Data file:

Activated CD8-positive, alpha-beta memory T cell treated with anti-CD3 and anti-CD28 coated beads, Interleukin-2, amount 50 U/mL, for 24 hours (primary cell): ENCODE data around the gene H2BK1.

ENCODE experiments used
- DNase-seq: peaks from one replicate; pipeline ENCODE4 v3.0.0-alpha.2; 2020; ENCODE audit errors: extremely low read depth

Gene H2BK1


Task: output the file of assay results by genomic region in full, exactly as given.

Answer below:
Activated CD8-positive, alpha-beta memory T cell treated with anti-CD3 and anti-CD28 coated beads, Interleukin-2, amount 50 U/mL, for 24 hours (primary cell): ENCODE data around the gene H2BK1.

ENCODE experiments used
- DNase-seq: peaks from one replicate; pipeline ENCODE4 v3.0.0-alpha.2; 2020; ENCODE audit errors: extremely low read depth

Gene H2BK1